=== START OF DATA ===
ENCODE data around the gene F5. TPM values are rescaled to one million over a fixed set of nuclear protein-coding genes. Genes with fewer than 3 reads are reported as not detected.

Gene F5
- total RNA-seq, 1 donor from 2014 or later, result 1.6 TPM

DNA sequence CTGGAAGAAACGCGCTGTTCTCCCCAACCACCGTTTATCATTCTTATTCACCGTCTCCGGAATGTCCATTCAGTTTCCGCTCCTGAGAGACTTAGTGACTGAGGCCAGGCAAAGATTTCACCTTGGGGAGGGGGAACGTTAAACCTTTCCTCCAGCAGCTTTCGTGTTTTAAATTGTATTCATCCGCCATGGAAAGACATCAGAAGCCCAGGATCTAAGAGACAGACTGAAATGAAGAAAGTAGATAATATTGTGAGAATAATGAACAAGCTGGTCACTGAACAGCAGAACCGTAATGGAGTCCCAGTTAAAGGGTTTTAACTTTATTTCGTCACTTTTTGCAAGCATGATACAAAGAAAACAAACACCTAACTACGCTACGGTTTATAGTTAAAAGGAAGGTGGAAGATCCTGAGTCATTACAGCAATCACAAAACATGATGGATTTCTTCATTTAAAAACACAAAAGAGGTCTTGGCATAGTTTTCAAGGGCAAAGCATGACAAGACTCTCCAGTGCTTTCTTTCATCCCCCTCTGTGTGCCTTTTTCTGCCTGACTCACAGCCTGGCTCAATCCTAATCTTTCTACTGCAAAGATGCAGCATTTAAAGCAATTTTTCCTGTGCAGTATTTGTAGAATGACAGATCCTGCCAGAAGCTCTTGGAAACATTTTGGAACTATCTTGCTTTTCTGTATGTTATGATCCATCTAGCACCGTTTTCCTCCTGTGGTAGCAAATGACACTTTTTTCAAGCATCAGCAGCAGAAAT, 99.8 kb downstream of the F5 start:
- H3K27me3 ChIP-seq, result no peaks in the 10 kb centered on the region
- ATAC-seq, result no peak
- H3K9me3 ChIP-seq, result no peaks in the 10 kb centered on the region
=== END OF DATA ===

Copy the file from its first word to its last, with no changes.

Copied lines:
ENCODE data around the gene F5. TPM values are rescaled to one million over a fixed set of nuclear protein-coding genes. Genes with fewer than 3 reads are reported as not detected.

Gene F5
- total RNA-seq, 1 donor from 2014 or later, result 1.6 TPM

DNA sequence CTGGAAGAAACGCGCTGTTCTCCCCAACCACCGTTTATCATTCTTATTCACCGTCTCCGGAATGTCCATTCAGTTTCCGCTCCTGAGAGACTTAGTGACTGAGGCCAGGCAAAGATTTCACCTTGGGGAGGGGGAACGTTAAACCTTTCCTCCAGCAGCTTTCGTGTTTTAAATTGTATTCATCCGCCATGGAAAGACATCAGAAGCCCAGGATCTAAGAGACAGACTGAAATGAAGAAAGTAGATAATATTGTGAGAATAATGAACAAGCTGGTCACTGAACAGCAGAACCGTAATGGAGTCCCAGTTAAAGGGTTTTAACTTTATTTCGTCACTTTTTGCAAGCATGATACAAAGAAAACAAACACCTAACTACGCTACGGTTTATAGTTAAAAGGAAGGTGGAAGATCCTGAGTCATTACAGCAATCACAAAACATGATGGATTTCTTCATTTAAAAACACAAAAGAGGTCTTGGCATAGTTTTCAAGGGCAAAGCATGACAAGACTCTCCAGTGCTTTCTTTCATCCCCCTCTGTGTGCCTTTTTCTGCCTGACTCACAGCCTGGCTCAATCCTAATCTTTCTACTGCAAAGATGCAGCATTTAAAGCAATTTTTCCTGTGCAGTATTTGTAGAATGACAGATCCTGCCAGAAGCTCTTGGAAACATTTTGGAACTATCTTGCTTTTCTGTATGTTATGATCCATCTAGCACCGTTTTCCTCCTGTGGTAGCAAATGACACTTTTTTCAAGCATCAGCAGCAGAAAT, 99.8 kb downstream of the F5 start:
- H3K27me3 ChIP-seq, result no peaks in the 10 kb centered on the region
- ATAC-seq, result no peak
- H3K9me3 ChIP-seq, result no peaks in the 10 kb centered on the region